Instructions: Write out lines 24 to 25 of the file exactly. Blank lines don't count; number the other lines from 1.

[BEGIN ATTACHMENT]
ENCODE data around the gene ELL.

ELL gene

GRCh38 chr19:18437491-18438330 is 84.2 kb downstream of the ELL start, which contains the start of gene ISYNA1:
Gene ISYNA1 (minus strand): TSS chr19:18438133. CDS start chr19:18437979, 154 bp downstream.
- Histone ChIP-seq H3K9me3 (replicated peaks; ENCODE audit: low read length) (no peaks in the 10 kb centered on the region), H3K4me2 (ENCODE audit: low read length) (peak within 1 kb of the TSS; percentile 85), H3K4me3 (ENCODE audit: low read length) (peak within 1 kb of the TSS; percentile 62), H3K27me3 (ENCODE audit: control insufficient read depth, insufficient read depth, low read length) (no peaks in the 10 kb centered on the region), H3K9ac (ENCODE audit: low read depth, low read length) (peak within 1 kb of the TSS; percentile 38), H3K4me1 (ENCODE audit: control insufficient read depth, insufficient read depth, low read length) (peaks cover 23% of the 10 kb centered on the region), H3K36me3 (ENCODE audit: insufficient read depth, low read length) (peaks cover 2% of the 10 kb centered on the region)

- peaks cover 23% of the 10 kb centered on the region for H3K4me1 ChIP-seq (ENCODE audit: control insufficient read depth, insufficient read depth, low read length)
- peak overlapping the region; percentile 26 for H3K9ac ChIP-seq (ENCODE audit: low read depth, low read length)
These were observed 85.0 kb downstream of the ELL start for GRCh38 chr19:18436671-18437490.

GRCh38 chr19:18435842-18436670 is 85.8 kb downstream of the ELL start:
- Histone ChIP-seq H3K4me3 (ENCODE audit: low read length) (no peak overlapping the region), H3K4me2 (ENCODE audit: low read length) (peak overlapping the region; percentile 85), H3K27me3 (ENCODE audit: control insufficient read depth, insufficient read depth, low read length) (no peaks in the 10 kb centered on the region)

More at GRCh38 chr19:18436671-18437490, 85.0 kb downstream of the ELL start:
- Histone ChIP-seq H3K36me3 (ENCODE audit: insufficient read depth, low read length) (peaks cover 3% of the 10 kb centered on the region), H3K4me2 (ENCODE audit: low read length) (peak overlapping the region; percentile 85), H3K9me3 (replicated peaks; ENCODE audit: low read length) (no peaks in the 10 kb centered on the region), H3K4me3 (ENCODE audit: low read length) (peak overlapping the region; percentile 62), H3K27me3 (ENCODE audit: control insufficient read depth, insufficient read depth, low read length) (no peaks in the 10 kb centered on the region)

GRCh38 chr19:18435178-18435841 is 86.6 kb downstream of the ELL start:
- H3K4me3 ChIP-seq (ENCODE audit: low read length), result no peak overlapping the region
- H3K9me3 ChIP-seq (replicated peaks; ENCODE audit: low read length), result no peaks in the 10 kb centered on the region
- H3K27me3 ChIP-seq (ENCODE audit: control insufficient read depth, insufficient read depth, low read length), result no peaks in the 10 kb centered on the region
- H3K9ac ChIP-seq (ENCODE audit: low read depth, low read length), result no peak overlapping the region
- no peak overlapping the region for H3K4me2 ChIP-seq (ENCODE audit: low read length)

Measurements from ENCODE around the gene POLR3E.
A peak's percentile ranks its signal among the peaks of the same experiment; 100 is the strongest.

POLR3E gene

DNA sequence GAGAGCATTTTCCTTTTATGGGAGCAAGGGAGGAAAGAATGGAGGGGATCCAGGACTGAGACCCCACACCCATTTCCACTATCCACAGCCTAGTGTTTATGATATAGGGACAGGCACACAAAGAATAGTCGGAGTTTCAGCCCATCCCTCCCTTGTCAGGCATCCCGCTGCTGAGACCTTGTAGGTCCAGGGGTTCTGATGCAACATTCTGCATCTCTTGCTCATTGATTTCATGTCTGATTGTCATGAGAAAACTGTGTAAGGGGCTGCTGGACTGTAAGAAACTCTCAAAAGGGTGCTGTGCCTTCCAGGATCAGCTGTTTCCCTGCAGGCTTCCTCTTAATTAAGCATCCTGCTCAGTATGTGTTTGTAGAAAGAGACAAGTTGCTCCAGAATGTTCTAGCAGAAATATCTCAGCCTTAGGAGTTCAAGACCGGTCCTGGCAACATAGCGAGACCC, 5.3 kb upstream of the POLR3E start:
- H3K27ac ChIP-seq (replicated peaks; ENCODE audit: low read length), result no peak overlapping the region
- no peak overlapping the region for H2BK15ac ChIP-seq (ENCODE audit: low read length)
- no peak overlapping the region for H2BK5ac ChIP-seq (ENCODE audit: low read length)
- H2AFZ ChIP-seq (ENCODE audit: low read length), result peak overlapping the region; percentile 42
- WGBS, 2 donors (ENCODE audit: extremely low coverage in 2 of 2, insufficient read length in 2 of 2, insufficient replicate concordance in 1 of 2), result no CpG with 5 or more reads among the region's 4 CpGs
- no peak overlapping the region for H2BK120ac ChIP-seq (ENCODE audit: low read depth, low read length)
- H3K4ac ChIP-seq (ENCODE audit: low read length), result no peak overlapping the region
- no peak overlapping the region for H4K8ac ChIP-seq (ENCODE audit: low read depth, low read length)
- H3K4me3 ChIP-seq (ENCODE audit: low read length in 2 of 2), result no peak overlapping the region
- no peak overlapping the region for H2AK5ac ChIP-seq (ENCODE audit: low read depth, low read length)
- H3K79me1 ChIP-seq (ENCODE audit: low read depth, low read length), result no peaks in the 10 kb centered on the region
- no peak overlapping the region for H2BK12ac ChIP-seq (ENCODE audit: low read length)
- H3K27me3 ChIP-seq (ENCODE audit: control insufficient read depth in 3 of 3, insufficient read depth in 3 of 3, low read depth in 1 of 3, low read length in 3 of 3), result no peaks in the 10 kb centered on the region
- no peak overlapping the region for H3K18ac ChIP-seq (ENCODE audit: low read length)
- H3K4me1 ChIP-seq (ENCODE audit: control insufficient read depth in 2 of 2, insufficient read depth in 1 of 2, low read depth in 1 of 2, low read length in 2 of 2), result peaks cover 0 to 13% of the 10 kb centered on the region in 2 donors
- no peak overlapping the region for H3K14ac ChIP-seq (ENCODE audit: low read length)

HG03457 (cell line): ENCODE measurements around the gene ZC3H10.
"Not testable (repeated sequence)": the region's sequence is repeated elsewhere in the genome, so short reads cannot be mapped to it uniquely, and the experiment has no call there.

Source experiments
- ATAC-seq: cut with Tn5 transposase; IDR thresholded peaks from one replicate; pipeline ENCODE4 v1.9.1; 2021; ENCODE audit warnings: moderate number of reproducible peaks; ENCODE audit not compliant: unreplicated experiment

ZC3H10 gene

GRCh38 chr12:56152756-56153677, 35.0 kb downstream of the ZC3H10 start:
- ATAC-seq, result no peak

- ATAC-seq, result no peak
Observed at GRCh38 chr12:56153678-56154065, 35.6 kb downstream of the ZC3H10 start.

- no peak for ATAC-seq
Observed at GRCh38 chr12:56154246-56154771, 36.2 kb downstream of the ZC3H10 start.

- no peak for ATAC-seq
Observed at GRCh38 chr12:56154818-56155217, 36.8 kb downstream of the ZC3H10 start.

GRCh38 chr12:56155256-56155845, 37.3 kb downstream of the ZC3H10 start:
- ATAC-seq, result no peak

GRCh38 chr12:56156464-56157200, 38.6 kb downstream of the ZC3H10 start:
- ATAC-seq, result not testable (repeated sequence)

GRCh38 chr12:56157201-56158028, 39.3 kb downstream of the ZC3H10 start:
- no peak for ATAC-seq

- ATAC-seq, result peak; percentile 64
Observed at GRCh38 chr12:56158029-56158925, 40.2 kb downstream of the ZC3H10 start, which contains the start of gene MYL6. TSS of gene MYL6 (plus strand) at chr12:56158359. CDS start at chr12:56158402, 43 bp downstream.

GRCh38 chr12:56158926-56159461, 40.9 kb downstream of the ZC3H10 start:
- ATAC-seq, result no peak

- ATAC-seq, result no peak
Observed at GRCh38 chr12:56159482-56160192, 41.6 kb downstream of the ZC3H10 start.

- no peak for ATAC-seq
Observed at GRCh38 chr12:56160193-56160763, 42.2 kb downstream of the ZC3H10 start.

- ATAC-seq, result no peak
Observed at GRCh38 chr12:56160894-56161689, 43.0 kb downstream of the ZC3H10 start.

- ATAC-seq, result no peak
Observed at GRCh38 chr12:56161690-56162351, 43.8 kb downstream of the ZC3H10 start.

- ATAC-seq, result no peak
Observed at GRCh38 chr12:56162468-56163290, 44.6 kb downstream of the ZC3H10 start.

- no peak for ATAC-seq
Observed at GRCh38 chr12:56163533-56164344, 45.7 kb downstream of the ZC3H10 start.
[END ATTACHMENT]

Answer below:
- no peak overlapping the region for H2BK15ac ChIP-seq (ENCODE audit: low read length)
- no peak overlapping the region for H2BK5ac ChIP-seq (ENCODE audit: low read length)